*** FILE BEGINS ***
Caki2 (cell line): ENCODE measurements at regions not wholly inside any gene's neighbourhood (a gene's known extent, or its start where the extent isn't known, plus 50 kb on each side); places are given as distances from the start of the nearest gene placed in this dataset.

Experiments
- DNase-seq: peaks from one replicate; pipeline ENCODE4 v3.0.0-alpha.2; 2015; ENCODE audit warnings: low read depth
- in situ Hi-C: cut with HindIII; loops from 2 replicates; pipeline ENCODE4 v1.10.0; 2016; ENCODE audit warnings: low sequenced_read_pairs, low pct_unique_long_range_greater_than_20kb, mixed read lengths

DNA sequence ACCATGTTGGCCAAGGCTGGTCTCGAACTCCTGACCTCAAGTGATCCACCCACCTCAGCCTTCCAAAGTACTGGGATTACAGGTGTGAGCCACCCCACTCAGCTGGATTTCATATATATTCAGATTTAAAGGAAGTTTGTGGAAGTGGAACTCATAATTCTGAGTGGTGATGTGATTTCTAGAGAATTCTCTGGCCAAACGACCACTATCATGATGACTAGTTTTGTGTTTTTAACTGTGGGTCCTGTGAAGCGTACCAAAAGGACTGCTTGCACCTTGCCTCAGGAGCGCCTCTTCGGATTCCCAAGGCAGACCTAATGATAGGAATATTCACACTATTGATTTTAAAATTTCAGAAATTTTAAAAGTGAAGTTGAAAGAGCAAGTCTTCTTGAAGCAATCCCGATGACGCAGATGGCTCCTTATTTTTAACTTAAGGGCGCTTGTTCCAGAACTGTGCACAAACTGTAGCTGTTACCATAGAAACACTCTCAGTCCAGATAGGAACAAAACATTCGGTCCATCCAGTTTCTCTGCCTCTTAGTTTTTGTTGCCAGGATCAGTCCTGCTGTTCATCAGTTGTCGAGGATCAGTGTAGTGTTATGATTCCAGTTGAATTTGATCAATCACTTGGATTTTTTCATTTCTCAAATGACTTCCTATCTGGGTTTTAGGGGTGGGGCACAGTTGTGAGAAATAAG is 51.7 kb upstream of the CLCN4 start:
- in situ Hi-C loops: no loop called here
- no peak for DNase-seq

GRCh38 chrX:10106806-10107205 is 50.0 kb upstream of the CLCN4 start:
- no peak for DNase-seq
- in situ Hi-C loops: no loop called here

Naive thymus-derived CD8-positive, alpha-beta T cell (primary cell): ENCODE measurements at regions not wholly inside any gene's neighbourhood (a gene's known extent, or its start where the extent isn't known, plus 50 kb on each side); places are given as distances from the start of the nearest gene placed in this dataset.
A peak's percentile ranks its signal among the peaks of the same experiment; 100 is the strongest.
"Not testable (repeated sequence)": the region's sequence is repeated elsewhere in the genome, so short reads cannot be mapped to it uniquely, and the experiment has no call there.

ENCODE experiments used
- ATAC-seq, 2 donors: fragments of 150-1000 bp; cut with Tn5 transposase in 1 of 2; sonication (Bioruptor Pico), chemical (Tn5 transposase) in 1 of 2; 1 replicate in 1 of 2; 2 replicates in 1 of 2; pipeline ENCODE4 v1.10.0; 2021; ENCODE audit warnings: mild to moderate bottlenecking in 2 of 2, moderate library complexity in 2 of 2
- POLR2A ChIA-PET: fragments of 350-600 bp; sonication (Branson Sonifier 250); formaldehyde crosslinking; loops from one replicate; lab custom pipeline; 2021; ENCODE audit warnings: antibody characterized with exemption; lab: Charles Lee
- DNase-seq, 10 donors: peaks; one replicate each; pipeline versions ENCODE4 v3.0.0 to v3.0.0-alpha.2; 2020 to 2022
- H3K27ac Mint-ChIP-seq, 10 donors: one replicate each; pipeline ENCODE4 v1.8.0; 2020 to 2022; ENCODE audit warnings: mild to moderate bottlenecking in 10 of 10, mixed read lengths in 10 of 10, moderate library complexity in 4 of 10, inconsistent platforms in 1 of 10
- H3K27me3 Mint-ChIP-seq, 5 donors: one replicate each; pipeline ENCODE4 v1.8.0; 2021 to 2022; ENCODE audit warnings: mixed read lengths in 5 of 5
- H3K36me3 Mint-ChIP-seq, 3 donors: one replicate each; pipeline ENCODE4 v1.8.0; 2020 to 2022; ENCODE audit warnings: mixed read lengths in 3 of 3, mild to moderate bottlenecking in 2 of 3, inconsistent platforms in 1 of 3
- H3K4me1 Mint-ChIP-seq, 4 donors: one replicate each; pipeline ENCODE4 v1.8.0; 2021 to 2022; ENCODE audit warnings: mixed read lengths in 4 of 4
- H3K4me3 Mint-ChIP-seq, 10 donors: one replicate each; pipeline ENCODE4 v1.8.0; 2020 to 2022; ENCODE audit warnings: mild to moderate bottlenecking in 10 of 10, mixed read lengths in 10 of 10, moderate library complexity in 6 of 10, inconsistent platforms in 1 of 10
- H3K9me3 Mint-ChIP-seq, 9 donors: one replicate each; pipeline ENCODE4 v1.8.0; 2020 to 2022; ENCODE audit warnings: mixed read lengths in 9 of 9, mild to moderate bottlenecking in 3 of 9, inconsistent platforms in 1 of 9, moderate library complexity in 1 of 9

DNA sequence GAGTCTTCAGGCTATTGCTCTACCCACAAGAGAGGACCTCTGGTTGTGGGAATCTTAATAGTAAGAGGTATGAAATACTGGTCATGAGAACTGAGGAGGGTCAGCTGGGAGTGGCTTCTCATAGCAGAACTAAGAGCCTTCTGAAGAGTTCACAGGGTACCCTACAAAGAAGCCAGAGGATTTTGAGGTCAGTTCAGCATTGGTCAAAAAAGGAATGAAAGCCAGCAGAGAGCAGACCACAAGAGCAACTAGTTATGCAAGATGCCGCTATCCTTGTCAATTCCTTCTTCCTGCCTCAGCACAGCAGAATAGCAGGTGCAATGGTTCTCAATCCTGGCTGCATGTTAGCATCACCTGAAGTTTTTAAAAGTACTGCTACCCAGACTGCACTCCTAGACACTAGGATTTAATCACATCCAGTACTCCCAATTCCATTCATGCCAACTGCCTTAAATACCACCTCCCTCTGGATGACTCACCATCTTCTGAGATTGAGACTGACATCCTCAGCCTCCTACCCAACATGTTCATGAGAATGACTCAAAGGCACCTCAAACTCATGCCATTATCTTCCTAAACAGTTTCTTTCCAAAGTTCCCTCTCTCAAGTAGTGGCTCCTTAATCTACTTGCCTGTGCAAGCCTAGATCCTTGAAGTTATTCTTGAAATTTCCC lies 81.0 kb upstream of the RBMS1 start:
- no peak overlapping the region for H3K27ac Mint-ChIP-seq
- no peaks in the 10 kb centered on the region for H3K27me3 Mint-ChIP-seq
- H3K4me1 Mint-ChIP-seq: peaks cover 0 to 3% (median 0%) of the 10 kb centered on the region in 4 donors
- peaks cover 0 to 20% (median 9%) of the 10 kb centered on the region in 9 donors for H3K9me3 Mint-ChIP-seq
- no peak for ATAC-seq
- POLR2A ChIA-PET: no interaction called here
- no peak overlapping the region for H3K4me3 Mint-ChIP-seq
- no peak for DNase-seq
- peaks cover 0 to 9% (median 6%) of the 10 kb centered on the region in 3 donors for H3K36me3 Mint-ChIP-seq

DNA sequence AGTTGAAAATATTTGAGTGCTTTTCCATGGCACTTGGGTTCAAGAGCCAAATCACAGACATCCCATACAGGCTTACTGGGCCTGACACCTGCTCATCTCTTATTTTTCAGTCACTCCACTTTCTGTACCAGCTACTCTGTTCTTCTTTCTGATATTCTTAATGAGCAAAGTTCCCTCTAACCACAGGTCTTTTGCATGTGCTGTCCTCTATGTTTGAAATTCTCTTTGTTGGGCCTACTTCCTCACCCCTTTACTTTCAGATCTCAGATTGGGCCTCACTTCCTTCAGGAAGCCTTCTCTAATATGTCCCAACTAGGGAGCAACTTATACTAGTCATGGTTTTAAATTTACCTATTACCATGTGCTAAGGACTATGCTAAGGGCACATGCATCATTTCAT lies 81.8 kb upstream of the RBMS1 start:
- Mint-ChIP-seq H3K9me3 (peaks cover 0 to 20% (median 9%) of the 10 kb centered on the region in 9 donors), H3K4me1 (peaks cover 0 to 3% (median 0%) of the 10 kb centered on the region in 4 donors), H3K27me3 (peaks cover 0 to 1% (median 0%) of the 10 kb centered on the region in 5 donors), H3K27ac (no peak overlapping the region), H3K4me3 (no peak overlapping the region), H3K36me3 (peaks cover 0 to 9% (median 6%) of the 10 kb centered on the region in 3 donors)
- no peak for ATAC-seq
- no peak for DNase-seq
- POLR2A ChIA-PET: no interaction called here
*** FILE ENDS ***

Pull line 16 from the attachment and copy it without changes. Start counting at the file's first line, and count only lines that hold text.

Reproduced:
- POLR2A ChIA-PET: fragments of 350-600 bp; sonication (Branson Sonifier 250); formaldehyde crosslinking; loops from one replicate; lab custom pipeline; 2021; ENCODE audit warnings: antibody characterized with exemption; lab: Charles Lee